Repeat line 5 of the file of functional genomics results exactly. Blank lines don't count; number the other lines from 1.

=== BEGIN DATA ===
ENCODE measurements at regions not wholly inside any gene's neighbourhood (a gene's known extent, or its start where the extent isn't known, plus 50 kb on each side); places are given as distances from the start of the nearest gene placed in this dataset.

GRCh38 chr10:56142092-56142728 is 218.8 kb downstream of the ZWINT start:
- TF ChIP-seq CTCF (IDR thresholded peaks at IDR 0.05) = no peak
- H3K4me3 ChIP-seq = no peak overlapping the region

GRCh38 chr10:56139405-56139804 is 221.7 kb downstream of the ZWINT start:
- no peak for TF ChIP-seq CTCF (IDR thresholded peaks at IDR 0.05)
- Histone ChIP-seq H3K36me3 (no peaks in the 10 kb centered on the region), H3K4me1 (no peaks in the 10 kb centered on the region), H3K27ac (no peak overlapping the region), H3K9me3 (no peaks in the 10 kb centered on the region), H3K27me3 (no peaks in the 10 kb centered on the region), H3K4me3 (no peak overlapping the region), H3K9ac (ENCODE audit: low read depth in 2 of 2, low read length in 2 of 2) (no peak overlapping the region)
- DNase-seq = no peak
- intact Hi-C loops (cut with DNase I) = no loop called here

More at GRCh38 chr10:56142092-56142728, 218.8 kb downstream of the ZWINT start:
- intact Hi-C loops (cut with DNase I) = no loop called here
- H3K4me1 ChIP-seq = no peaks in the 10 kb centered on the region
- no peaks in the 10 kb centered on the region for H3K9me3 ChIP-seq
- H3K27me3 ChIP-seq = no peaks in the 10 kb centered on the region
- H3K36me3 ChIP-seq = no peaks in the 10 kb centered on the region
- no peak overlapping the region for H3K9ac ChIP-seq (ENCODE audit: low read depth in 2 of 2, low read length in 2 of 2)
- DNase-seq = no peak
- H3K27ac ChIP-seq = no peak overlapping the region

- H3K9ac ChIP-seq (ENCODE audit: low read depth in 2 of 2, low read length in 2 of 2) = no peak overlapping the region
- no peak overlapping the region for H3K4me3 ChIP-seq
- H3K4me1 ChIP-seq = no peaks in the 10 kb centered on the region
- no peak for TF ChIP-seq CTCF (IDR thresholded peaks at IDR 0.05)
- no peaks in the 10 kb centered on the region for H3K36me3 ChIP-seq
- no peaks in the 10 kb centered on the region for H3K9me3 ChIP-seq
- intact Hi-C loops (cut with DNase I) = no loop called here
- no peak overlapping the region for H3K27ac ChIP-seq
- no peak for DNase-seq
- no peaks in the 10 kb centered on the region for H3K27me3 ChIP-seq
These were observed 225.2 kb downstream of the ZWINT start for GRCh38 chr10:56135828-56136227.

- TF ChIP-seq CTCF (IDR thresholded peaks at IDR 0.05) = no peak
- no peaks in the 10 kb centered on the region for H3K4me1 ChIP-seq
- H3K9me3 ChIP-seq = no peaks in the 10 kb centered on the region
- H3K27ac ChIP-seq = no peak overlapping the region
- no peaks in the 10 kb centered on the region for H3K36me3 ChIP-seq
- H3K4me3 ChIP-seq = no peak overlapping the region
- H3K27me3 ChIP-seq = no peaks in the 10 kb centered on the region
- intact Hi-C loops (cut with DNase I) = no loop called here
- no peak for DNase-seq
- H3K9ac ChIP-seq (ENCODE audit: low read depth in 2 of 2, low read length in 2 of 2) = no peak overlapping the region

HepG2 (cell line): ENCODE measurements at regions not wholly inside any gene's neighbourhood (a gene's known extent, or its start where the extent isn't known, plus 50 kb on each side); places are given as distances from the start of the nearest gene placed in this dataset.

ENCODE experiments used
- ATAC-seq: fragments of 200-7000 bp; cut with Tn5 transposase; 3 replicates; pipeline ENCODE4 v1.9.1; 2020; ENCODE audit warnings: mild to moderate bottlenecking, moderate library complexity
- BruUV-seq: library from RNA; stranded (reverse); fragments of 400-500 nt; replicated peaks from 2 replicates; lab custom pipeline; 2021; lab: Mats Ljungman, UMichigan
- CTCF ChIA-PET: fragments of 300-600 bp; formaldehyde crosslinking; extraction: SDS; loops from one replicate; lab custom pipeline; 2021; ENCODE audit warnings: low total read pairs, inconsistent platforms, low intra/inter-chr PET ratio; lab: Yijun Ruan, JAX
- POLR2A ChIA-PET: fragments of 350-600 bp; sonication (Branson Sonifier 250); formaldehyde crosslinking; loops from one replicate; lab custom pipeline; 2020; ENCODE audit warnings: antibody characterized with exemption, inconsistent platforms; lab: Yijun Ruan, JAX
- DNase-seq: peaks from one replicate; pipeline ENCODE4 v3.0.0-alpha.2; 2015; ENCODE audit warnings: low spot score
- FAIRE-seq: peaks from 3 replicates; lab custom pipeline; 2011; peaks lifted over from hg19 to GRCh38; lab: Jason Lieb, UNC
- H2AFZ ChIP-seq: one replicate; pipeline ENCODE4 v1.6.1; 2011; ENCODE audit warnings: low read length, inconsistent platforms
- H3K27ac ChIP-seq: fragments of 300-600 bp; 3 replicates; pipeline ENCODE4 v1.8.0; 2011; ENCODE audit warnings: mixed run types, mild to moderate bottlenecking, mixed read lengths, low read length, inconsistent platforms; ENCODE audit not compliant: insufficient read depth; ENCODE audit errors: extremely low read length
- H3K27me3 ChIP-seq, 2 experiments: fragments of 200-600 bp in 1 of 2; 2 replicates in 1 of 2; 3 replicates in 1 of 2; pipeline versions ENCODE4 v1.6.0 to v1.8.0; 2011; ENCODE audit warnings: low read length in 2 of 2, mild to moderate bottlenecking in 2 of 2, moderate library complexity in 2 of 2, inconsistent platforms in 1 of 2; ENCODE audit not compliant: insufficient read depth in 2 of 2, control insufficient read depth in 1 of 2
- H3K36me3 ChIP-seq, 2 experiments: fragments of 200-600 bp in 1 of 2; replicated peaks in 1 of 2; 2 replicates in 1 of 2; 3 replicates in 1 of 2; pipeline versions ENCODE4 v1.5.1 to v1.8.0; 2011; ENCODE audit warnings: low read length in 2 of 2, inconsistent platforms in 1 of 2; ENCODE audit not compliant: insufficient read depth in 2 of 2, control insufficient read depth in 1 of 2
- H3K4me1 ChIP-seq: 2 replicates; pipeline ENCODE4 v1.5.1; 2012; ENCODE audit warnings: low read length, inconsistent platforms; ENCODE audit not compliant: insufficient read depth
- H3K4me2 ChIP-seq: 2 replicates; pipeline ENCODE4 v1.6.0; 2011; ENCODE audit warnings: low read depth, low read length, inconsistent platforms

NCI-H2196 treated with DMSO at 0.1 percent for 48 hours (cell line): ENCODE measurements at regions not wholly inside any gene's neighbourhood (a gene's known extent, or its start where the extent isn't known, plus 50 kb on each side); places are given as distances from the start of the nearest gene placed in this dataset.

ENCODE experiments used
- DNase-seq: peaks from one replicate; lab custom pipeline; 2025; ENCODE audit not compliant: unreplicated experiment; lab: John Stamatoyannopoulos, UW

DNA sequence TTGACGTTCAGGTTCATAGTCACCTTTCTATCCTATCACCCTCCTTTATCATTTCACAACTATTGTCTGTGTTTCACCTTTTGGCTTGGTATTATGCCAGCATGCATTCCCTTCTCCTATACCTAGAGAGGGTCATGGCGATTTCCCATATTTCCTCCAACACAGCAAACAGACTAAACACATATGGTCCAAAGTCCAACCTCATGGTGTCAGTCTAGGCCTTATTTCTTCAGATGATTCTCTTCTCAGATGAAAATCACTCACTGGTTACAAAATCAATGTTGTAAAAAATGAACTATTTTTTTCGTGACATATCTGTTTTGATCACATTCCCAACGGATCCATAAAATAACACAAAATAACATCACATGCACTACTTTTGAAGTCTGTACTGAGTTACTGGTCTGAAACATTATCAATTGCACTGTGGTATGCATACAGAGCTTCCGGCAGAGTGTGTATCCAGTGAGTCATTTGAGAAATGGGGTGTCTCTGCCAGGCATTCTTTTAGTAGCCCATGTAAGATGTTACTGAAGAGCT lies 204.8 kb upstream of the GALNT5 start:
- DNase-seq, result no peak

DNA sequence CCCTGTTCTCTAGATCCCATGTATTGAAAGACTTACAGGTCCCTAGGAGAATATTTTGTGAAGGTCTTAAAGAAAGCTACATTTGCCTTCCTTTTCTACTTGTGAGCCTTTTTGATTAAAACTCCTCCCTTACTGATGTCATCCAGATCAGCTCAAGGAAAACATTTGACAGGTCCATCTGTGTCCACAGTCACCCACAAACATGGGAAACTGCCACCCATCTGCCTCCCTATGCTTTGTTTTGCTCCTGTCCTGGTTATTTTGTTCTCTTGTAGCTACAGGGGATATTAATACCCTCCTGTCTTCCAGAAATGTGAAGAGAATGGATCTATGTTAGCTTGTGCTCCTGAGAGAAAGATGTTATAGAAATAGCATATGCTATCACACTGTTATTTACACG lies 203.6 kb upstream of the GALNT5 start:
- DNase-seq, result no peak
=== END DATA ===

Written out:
GRCh38 chr10:56139405-56139804 is 221.7 kb downstream of the ZWINT start: